Home > Current Affairs, Music, Navel-Gazing > Endure the Wonder of Survival: A Legacy of Gord Downie

Endure the Wonder of Survival: A Legacy of Gord Downie

It feels wrong, ghoulish even, to eulogize a man while he is still alive. Still, the painful news that Gord Downie, the singer and lyricist of venerable Canadian rock veterans the Tragically Hip, has been diagnosed with terminal, incurable brain cancer is already being greeted in the Canadian media and across the country’s internet social platforms in much the same way as the recent deaths of much more famous and internationally successful musical figures such as David Bowie and Prince. Although the band announced a final tour this summer and has a new (perhaps final?) album, the rhythmic, ruminative Kevin Drew-produced Man Machine Poem, due out on June 17, the announcement of Downie’s cancer has struck a defined segment of a generation of Canadians with the heavy blow of a final passing.

For these Canadians, and most definitely for me, Gordon Edgar Downie was our Bowie, our Prince. It’s difficult, if not impossible, to speak to what Downie’s words and the Hip’s music means to its fans, devoted and casual alike, although swellings of emotion at expressions of national sentiment and the poetic language of his lyrics certainly recur (check out The Tragically Hip in Bobcaygeon for the best official documenting of fan sentiment). It’s less difficult, though still far from simple, to summarize what Downie’s words and the Hip’s music means to me. But, to quote Downie, there’s no simple explanation for anything important any of us do.

Like a lot of Canadians coming of age in smaller communities in the 1990s, the Tragically Hip were a notable cultural force where I grew up, an inescapable part of the musical landscape whether or not you liked them. I did like them, though, their muscular but melodically surprising bluesy rock melding with Downie’s enigmatic, sophisticated lyrical imagery woven around national touchstones. The Hip were an important shared interest in my group of friends, and a common reference point for most young people that I grew up with. Albums new and old (the brilliant Phantom Power was and remains a particular favourite), videos and appearances on MuchMusic, and gorddownieconcerts built up a collective mythos around the band, and Downie, as singer, primary songwriter, unpredictable onstage live-wire, and utterer of gnomic observations, was the focal point of that mythos.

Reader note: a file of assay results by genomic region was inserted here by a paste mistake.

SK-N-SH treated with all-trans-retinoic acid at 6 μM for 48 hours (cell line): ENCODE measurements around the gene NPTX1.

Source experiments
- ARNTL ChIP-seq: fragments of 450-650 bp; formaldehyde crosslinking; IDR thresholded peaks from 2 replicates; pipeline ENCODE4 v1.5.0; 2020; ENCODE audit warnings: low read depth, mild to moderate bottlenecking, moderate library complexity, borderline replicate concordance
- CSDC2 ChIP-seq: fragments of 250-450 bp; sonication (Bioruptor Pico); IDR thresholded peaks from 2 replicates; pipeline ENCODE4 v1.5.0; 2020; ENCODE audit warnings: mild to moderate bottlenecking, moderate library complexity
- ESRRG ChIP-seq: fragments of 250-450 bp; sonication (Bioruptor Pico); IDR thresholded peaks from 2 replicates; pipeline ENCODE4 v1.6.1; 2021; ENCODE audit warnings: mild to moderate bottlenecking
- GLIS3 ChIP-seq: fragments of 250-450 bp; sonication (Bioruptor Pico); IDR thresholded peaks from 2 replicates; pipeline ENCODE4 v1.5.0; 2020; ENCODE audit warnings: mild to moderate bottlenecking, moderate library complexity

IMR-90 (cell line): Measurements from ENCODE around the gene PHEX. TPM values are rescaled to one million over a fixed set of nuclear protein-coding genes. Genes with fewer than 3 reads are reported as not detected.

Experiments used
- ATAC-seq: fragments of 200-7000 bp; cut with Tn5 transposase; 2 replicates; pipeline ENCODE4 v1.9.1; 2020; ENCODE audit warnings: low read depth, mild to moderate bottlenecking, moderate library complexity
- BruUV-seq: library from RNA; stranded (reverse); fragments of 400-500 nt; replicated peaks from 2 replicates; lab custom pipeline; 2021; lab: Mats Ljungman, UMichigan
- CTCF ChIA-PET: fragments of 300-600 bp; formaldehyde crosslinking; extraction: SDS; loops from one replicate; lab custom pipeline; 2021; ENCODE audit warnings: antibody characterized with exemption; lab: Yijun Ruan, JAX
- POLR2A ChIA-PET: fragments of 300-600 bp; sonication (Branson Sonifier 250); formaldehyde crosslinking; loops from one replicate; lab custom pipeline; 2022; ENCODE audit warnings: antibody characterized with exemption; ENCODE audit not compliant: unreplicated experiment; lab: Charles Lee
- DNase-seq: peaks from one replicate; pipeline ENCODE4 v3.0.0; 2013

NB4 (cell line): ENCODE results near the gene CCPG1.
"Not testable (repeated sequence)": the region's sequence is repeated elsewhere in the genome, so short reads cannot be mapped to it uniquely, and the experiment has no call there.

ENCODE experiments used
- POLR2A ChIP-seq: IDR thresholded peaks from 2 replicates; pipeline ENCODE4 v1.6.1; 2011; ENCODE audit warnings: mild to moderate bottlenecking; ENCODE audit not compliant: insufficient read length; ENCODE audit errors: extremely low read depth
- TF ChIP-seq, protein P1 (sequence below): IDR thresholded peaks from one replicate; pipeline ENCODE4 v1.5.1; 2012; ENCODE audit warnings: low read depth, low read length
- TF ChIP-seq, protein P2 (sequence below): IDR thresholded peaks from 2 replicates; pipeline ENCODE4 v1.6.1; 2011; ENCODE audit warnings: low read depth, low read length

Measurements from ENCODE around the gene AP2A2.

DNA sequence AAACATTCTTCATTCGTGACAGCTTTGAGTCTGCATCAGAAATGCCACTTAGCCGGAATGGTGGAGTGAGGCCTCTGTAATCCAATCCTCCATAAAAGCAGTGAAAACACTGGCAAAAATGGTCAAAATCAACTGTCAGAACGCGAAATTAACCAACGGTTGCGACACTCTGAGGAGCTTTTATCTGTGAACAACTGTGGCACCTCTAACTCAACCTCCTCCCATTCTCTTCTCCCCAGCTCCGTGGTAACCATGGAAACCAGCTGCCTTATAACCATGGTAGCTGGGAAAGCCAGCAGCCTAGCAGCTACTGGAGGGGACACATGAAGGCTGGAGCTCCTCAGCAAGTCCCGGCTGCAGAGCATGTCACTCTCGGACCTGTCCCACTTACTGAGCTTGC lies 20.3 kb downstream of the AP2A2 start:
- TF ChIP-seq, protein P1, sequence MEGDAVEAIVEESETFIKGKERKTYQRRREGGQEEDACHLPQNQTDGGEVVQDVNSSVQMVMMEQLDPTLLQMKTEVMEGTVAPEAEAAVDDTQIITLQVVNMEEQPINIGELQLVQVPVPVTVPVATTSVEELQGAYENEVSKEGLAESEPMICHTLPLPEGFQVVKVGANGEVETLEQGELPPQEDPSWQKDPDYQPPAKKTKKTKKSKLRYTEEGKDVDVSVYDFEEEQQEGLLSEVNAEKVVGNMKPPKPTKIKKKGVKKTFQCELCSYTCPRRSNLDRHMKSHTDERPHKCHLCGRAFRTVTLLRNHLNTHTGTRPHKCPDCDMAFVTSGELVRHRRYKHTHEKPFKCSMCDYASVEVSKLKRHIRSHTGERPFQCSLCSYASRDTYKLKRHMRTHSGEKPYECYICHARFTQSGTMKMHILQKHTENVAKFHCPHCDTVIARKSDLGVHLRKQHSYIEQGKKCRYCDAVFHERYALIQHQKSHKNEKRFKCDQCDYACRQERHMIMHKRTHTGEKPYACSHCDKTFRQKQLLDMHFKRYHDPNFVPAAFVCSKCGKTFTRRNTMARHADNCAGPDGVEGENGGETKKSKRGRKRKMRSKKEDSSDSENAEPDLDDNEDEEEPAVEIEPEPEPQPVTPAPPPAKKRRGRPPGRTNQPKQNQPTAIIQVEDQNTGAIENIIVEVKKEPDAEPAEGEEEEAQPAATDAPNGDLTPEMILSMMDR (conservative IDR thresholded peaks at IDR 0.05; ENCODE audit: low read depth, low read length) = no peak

The meaning of the art that Downie produced shifted for me over time, taking on different associations at different points in my life. But on balance, Downie’s songs with the Tragically Hip (and to a lesser extent his solo records) are, alongside the golden years of The Simpsons, the single most important artistic influence on my perspective, my writing, and the way I understand the world around me. This is what I mean by saying that he was my David Bowie: just as Bowie represented a unique, offbeat, edgy, or ambiguous ideal for many shaggy outcasts from square society, Downie arose out of and commanded the admiration and fondness of Canada’s earthbound, essentially conservative rural and suburban middle class but also transcends it and sees the best in it, injecting erudition, empathy, and inclusive fellow-feeling into a subculture that could bend towards illiberal tendencies. But he also respects the salt-of-the-earth commitment and care of this class, and does not sneer or talk down to it, even while rubbing elbows with the urban indie elite of the Canadian music scene.

Beyond matters of class and subculture, that interminable shell game of identity formation and position-taking known as “being cool”, Downie was a preternaturally skilled and frequently astounding user of words. It was in this way that he was most inspiring, in his poetic turns of phrase, his indelible imagery, and in the resonant stories he told. The incredible breadth and scope that he could evoke in the space of a 4 or 5-minute rock song could be breathtaking, but he could also move you with intimate snapshots (“You can leave your jewellery in a bowl beside the bed”) and deploy a killer joke with expert timing. He could not only write remarkable words, but sing them, give them to us, with just the right inflection, the tenderly balanced delivery. When his wordcraft combined with his passion for performance, the result could be very special indeed.

Eulogizing Gord Downie now, when he may have years left to leave a mark on the world outside of the rock n’ roll stage, might not feel so incongruous considering how often and how curiously he probed the frightening, tantalizing mysteries of death. Not just in, say, “The Inevitability of Death” (a title chosen, by Downie’s half-ironic admission, to confound the forced cheer of radio DJs) or “Nautical Disaster” (which is more about the haunting spectres of past trauma), but personally, painfully, honestly in ballads like “Fiddler’s Green” (about the death of Downie’s young nephew from a heart ailment) and, a vastly underappreciated favourite of mine, “Toronto #4”. An aching poem written as a tribute to Downie’s dying grandmother set to a drum machine beat, elegiac guitar, and tinkling piano, it’s a song about the sensations and rituals of death, the quiet enormity of our finite lives, and the comfort that the mortal end robs of those left behind. Gord Downie will be with us for some time yet, but he has left us with many stirring epitaphs, none so perfectly poised as this.

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